Importing to Mexico doesn’t always need to be a headache

Mexico’s economy relies on a positive trade balance to maintain growth and social peace.  Limiting importations remains at the heart of its global policy and dodging the World Trade Organization rules has become an art form.

Protectionist measures range from the obligation to go through a registered import company and a customs broker to making sure that the product is not limited by “quotas” or verifying that your item doesn’t need certain certificates to meet certain requirements, such as sanitary, FTA country of origin, label approval, etcetera.  Even if your paperwork is correct you may also discover some obscure specific fiscal or para-fiscal taxes apply to your item, or that its importation is prohibited or only permitted by a few select importers on an undisclosed list.  It may also need to be submitted to a previous authorization of importation by the “Competent Authority.”

Such complications make it easier for you to start your importation project with a customs broker who always happens to know someone who has an import company (comercializadora). Once you’ve agreed upon the price for their services, you will give them all the required documentation, a down payment (if not a full payment) and you will receive in return a promise for an expedient customs clearance of five to seven working days.  Fast forward six weeks and your imported orthopedic bed is somewhere in Nuevo Laredo, most probably in one of the open-air customs lots, with three security guards sleeping on it every night. This is when you decide to take things in your own hands, placing your 17th call to your customs broker whose answer remains the same: “todavia no sale el pedimento de importacion” (“your customs entry document hasn’t been released yet”). More accurately this should be interpreted as, ”I have a friend who can help but it will cost an additional 500 pesos.”  At this point you discover that protectionism is not only about positive trade balance and you start contributing to the informal economy growth in the state of Tamaulipas. Several thousands of pesos later, you are seriously considering killing your customs broker who just announced that his office will be closed for two week over Easter. Your telephone rings. It’s him again and he has good news:  his wife’s cousin knows the new head of operations at Nuevo Laredo’s Regional Customs Office. “I can arrange something. Of course you won’t have a ‘pedimento de importacion,’ but what’s more important is that you’ll spend the night of Good Friday in an orthopedic bed and when you see what Jesus had to endure, you should consider yourself lucky!”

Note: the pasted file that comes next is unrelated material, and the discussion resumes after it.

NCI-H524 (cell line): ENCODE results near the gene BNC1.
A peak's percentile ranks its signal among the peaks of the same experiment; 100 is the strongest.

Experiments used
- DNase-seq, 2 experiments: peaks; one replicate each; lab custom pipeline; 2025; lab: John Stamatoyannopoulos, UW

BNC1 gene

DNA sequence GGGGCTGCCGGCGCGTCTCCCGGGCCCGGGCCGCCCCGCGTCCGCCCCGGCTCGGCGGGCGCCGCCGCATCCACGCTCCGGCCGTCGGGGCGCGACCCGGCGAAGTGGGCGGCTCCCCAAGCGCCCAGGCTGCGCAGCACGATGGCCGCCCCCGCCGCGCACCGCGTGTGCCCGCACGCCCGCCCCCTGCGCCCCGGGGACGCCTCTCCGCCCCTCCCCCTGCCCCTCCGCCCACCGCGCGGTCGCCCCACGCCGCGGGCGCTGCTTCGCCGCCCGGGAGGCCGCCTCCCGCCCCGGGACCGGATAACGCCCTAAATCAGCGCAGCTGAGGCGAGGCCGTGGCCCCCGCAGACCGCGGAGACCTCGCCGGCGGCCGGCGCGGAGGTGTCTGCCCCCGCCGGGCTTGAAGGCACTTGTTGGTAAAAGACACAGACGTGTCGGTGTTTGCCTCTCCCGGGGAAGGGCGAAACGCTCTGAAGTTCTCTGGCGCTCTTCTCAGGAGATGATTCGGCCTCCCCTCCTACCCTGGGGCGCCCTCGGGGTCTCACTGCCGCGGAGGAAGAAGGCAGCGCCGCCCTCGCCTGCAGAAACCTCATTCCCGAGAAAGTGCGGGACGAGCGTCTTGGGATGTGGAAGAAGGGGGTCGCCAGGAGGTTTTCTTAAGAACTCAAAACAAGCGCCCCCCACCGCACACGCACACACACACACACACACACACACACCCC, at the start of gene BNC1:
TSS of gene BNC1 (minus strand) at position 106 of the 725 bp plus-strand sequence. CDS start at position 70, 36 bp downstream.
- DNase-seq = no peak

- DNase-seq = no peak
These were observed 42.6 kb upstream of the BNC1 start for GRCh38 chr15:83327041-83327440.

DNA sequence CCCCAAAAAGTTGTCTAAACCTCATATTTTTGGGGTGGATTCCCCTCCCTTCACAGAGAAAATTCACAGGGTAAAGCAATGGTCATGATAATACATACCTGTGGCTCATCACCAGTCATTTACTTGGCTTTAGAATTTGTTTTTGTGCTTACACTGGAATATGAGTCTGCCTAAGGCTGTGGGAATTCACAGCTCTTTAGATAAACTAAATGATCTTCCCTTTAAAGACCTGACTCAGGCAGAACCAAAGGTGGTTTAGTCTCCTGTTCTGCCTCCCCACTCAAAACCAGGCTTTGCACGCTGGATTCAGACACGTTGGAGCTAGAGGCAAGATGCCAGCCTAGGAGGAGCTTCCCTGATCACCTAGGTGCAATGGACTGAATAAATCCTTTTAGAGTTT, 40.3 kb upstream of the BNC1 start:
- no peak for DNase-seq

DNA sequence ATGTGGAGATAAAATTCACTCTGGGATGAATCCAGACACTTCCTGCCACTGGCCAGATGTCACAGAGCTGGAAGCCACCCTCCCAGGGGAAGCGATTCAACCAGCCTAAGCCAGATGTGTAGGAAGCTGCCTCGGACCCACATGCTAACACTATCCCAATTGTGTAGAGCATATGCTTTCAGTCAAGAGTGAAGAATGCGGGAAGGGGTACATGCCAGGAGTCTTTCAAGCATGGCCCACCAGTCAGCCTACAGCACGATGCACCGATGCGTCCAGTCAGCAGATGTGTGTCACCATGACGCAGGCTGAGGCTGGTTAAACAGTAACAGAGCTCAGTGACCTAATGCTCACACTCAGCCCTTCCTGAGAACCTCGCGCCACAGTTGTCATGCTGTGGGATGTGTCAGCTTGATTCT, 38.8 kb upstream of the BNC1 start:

You might think this scenario is an exaggeration but it is not. Most attempts at importation by individuals end up this way because it requires the same amount of work from a customs broker to clear one bed as it does for 1,000 beds.  The implementation of a simplified customs clearance procedure in 2012 (ventanilla unica) did improve the system but hasn’t helped individuals who still have to go through an importer and a customs broker.

Solutions to personal importations do exist, however. For small low-value items (less than 3,000 dollars) border crossing service providers  exist and can do a great job.   It is a simple, relatively fast and effective way to import goods for personal use.  Similar procedures exist in many countries and are sometimes known as “pacotilla.”  The total cost of these services – including reception of the goods at the border in the United States, border crossing, customs clearance and transportation to final destination – generally range between 40 to 50 percent of the declared value (which can differ from the commercial value).

For importations over 3,000 dollars, either for personal use or resale on the Mexican market,  import logistics companies (comercializadoras) offer a great service to individuals, covering the full chain of the importation procedures: international freight, customs clearance, domestic freight, warehousing (regular or in-bond). The general cost of the services is a percentage (3 to 5 percent) of the total of declared value, plus freight, customs duties, taxes and warehousing cost. It is the way to go if you want to import big and high-value items (i.e. solar panels, construction material, professional equipment, etcetera). If you are considering importing goods to sell on the Mexican market, these same comercializadoras can also do the invoicing of your customers, the collection and the transfer of the proceeds of your sales to your company outside Mexico, helping you avoid the creation of your own legal structure in Mexico.

Finally, as an important reminder, the Mexican Tax Department (SAT) does not charge any duty or tax on the importation of personal goods for an individual moving to Mexico. This waiver of charges, however, does not relieve you from the obligation of declaring your goods and presenting a customs declaration through a customs broker. This type of importation is called “menaje de casa.” You can obtain the authorization for a second or third importation as long as they take place no more than one year after the first one. 

More information on importations on the SAT website at

Hugo Coude du Foresto holds a Master’s degree in economics and has 30 years of experience in international trade. He is  co-owner of Sol y Luna Logistics in Ajijic.